JAMES WHITE is a deeply disturbing film about a young man’s destructive habits to avoid the pain in his life.
The movie begins with the recent death of James’ father. When James walks into his home to find a room full of grieving guests, he demands that they leave. He refuses to pay respects to his dead father, who left him and his mother to start a new family with another woman. His inability to understand how his mother can shed tears after his father left them further angers him. His mother tries to calm James down, telling him that without his father she wouldn’t have him, but this just further enrages James. He yells at his mother and storms out of the house.
James wallows at a nearby bar. His best friend, Nick (Kid Cudi), joins him. They order drinks as James vents about what a horrible father he had. Some drunken girls nearby talk loudly near James. This annoys James and he calls them the “c” word. One of the girls walks over to James and dumps her drink on his head, making it known you don’t talk to women like that. The bartender sarcastically makes fun of James, causing James to explode in anger. James grabs the bartender, and Nick begins punching him.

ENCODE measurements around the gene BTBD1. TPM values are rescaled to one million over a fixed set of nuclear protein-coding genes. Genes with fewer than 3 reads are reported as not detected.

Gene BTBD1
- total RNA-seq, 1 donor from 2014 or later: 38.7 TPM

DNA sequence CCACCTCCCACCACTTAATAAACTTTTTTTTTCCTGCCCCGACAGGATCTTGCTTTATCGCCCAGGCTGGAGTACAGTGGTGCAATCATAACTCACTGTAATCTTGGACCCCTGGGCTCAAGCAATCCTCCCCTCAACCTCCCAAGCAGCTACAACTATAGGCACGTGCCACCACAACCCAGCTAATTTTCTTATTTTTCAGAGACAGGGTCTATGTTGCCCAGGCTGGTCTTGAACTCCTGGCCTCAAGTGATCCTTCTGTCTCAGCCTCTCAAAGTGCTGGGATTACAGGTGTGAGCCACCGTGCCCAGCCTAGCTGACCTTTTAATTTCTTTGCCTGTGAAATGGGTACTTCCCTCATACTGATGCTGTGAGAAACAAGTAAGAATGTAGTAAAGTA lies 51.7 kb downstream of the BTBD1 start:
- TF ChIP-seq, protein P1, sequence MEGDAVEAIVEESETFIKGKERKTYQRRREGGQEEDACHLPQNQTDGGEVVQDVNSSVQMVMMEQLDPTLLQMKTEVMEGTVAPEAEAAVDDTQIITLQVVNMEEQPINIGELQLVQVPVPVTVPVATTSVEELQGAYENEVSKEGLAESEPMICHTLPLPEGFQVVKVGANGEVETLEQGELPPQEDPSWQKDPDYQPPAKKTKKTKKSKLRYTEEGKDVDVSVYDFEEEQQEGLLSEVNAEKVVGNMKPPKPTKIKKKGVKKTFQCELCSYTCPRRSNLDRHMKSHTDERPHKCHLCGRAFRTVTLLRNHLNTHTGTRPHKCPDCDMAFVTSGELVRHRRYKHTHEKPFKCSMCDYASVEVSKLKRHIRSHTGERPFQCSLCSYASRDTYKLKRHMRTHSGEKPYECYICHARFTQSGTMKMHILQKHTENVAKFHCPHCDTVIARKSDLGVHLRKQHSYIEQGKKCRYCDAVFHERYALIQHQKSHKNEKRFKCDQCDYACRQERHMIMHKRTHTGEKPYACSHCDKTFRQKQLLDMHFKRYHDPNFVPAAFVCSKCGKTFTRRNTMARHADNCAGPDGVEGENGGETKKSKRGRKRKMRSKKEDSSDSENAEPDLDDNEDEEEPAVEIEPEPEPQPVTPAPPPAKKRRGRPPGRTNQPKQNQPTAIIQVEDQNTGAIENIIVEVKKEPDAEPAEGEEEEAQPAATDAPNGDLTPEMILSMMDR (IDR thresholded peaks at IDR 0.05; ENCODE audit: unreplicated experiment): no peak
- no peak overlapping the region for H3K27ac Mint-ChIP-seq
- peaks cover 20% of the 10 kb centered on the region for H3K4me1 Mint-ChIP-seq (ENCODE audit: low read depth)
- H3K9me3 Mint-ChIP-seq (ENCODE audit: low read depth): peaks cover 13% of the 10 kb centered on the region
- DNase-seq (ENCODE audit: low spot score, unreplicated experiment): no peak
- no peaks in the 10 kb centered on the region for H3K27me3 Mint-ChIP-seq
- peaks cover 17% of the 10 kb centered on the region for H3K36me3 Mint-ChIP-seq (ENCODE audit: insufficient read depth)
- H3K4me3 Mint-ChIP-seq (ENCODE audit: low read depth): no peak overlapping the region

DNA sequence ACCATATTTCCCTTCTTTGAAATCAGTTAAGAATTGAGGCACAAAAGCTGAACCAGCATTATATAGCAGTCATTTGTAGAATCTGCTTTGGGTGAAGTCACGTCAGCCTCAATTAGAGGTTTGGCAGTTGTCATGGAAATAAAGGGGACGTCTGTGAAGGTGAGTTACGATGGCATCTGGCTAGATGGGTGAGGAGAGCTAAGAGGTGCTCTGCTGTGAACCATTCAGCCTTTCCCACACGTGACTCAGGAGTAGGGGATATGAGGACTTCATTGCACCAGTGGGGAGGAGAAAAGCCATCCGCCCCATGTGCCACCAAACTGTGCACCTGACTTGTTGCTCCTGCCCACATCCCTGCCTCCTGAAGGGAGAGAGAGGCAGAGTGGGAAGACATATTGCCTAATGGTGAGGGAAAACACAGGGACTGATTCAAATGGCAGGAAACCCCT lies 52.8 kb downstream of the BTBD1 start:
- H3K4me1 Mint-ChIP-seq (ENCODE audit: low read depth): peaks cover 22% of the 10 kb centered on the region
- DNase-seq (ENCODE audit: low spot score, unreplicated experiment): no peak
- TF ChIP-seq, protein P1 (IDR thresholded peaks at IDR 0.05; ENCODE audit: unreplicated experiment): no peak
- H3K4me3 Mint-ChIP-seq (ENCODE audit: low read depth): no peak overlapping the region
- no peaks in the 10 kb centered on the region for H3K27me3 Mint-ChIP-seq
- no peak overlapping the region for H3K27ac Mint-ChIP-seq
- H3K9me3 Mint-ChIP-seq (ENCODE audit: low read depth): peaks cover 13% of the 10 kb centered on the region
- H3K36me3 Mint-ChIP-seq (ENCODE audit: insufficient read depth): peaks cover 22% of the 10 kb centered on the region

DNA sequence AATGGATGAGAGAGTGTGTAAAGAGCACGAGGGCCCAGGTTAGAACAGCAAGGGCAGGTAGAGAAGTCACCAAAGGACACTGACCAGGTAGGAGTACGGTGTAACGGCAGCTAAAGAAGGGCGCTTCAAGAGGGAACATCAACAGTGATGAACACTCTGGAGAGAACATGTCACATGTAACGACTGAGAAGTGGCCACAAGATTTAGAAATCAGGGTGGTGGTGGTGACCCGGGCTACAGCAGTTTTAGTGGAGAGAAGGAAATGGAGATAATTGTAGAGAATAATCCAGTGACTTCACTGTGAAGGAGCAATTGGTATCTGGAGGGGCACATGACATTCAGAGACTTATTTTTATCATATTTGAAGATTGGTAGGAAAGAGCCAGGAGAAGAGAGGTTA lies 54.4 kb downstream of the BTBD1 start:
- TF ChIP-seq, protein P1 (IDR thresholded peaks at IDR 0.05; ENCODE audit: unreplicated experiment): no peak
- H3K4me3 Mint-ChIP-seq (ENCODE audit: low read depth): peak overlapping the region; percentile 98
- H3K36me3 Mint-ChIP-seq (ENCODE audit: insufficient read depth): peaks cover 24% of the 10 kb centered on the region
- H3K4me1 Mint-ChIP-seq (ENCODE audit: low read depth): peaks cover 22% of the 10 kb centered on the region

While Nick slams the bartender down, James jumps behind the bar and steals a bottle of vodka. James and Nick run out of the bar, laughing at their triumph in escaping the police.
That night the boys celebrate at a club with heavy drinking and dancing provocatively with women. The next day, James wakes up with a terrible hangover and returns home.
His mother, deeply troubled by her son’s black eyes and the stench of alcohol on his clothes, begs him to get his life together. However, James ignores her and crashes on her couch instead.
A few days later, his mom is diagnosed with cancer. James, distraught at possibly losing his mother to cancer, continues to party to distract himself from feeling any pain.
James drinks, does drugs and sleeps with women daily. His mother urges him to get his act together and get a job. James decides to take time off from life to find himself. He travels to Mexico to take a break from life. During his time down there, he falls for a girl who takes illegal drugs with him, making his bad habits seem somewhat okay.